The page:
Notes from Nurse Claire 2020/21!School health virtual office hours are now available 2:30-3pm Tuesday and Thursday beginning 12/1.Google meet link is NURSECLAIRECHAT! Sign on if you have health questions or concerns!Quick Notes!
Symptom Comparison ChartParent Covid-19 Checklist!Checklist: Planning for In-Person classeshttps://www.cdc.gov/coronavirus/2019-ncov/community/pdf/Back-to-School-Planning-for-In-Person-Classes.pdf
- Please remember to get your Flu Vaccine! It is especially important this year due to Covid-19!
- Wash hands, wear a mask, avoid close contact, cover coughs and sneezes!
- Bring your child for well visits and vaccine visits!
- Stay active!
- Get outdoors and enjoy the fresh air!
- Help your child cope with stress!
- Eat a plant based diet!
- Have a Happy Thanksgiving!
Lista de verificación: planificar para las clases en personahttps://www.cdc.gov/coronavirus/2019-ncov/community/pdf/Back-to-School-Planning-for-In-Person-Classes-SP.pdfMental Health and Wellbeing
Covid-19: Stress and Coping- Information for parentsCurrent signs and symptoms of Covid-19:
- Fever of 100.4 F and up
- Difficulty breathing
- Shortness of breath
- Muscle aches
- Runny nose
- New loss of taste or smell
- Sore throat
Each morning parents or caregivers will need to check for signs of illness as part of the QAC Public Schools COVID-19 temperature checks and symptom screening process, specifically:
- If your child has a temperature of 100.4°F degrees or higher (measured or subjective), your child MUST stay home from school.
- Make sure your child does not have a sore throat or other signs of illness, like a cough, shortness of breath, difficulty breathing, diarrhea, new onset of severe headache, nausea, vomiting, body aches, chills/shaking with chills, fatigue, a new loss of sense of taste or smell, congestion or a runny nose. If your child has any ONE of these symptoms, your child MUST stay home from school
Here are some more important things to remember:
- If your child has had close contact with a COVID-19 case, is waiting for a COVID-19 test result, has been diagnosed with COVID-19, or has been instructed by any healthcare practitioner to isolate or quarantine, your child MUST stay home from school. (QAC BOE, 2020)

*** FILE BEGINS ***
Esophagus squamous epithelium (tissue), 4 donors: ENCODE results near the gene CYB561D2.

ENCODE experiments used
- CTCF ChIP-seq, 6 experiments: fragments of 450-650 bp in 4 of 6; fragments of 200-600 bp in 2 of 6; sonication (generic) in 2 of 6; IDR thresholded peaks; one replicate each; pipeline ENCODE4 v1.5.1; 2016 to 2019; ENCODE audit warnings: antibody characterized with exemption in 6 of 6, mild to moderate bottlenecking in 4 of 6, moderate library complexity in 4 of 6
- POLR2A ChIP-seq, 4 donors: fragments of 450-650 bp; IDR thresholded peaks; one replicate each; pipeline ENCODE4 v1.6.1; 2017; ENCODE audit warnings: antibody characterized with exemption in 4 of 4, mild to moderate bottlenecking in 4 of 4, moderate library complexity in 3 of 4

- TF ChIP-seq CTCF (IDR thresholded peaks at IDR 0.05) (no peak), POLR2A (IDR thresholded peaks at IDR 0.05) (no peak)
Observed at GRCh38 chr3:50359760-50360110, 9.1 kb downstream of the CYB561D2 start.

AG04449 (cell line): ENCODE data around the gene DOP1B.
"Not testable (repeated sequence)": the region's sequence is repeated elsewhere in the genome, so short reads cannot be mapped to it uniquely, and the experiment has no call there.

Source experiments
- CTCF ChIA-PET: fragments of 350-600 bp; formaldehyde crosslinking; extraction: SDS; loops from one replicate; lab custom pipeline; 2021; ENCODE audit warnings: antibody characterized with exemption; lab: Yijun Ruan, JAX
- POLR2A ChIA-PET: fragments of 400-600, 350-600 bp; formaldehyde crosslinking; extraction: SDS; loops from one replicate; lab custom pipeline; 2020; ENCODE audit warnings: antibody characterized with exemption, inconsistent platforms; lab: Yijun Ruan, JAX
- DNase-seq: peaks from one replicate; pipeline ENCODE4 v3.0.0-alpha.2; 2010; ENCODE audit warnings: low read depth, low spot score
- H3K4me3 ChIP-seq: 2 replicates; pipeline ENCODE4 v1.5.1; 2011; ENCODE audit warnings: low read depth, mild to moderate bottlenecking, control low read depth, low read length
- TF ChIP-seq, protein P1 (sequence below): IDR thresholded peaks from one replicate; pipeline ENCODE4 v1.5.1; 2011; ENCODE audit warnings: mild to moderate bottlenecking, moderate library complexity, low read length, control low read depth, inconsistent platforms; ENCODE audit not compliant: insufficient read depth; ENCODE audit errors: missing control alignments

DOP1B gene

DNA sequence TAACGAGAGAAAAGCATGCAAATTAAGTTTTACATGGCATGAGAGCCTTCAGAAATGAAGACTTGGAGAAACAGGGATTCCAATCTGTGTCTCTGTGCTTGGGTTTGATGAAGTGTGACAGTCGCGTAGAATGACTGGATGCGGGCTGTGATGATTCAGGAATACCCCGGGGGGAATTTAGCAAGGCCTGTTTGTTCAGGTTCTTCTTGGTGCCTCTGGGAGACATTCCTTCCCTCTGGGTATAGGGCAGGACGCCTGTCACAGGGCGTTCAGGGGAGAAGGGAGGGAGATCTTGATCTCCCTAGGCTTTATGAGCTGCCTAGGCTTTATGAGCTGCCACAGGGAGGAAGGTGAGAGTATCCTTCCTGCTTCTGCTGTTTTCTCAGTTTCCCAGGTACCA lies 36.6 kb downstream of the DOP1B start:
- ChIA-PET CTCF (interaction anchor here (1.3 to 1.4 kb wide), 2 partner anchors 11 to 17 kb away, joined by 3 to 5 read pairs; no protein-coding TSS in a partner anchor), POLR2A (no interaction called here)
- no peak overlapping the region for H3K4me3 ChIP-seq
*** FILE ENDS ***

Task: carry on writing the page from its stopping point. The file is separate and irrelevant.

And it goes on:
Please refer to Dr. Kane's "Letter on school health" - Health letter to parentsVideos about washing hands, wearing masks and staying home when sick:English versionsSpanish versionsCoronavirus/Covid-19 Self Checker This is a great interactive tool from Johns Hopkins to:
- Screen your child every morning before sending to school
- Please use the Student School Process Map for Covid-19 for guidance
- Make sure your child wears a mask to school every day
- Please make sure you have transportation available to pick up your child within 1 hour of receiving notification from the school
- Encourage handwashing and wash masks after each use
- Check yourself for coronavirus symptoms.
- Learn how to protect yourself and others from COVID-19.
- Get coronavirus information important to parents and caregivers.
(Johns Hopkins 2020)Click link here: Covid-19 Self Checker!Covid-19 Prevention:
Steps to protect children from getting sick
- Clean hands often using soap and water or alcohol-based hand sanitizer
- Avoid people who are sick (coughing and sneezing)
- Clean and disinfect high-touch surfaces daily in household common areas (e.g. tables, hard-backed chairs, doorknobs, light switches, remotes, handles, desks, toilets, sinks)
- Launder items including washable plush toys as appropriate in accordance with the manufacturer’s instructions. If possible, launder items using the warmest appropriate water setting for the items and dry items completely. Dirty laundry from an ill person can be washed with other people’s items.
*CDC 2020Following are important resources for students and families to prevent infection and the spread of the novel coronavirus.What is the Coronavirus?
Recursos en español para Covid-19
Usar Una Mascara
- Please visit the CDC website for the latest information
- NASN Covid-19
- What kids want to know about Coronavirus:
- World Health Organization:
- How to grocery shop safely and how to eat healthy:
Health & Mindfulness:Keep children healthy:
- Johns Hopkins Covid-19
- Watch your child for any signs of illness.
- Watch for signs of stress in your child.
- Teach and reinforce everday preventive actions.
- Help your child stay active.
- Help your child stay socially connected.
NPR:Yoga and Mindfulness:Exercise and mindfulness is a great way to help reduce stress and anxiety. Children are affected by what they hear, see and their environment. According to the CDC (2020), 7.1% of children aged 3-17 years (approximately 4.4 million) have diagnosed anxiety. Exercise, eating healthy and getting enough sleep will help reduce stress and improve immunity.
Managing Symptoms: Staying Healthy
Being healthy is important for all children, and can be especially important for children with depression or anxiety. In addition to getting the right treatment, leading a healthy lifestyle can play a role in managing symptoms of depression or anxiety. Here are some healthy behaviors that may help:
- Having a healthy eating plan centered on fruits, vegetables, whole grains, legumes (beans, peas, and lentils), lean protein sources, and nuts and seeds
- Participating in physical activity each day based on age